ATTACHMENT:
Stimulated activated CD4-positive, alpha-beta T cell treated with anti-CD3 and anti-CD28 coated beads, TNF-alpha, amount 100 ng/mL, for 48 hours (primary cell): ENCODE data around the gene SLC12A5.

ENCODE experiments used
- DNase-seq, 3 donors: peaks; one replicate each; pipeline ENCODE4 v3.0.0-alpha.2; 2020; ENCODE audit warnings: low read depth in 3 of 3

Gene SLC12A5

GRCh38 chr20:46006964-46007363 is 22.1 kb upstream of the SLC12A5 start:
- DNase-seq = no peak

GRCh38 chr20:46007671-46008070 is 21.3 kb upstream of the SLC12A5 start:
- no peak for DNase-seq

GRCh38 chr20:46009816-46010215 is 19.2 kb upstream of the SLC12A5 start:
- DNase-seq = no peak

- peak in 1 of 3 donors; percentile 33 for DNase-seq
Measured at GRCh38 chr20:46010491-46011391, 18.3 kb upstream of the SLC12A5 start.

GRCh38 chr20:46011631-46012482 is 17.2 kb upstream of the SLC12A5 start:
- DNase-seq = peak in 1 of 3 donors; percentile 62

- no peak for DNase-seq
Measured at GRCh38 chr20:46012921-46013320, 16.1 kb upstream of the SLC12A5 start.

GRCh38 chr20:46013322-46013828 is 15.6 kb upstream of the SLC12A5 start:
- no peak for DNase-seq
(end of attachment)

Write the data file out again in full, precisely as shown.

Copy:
Stimulated activated CD4-positive, alpha-beta T cell treated with anti-CD3 and anti-CD28 coated beads, TNF-alpha, amount 100 ng/mL, for 48 hours (primary cell): ENCODE data around the gene SLC12A5.

ENCODE experiments used
- DNase-seq, 3 donors: peaks; one replicate each; pipeline ENCODE4 v3.0.0-alpha.2; 2020; ENCODE audit warnings: low read depth in 3 of 3

Gene SLC12A5

GRCh38 chr20:46006964-46007363 is 22.1 kb upstream of the SLC12A5 start:
- DNase-seq = no peak

GRCh38 chr20:46007671-46008070 is 21.3 kb upstream of the SLC12A5 start:
- no peak for DNase-seq

GRCh38 chr20:46009816-46010215 is 19.2 kb upstream of the SLC12A5 start:
- DNase-seq = no peak

- peak in 1 of 3 donors; percentile 33 for DNase-seq
Measured at GRCh38 chr20:46010491-46011391, 18.3 kb upstream of the SLC12A5 start.

GRCh38 chr20:46011631-46012482 is 17.2 kb upstream of the SLC12A5 start:
- DNase-seq = peak in 1 of 3 donors; percentile 62

- no peak for DNase-seq
Measured at GRCh38 chr20:46012921-46013320, 16.1 kb upstream of the SLC12A5 start.

GRCh38 chr20:46013322-46013828 is 15.6 kb upstream of the SLC12A5 start:
- no peak for DNase-seq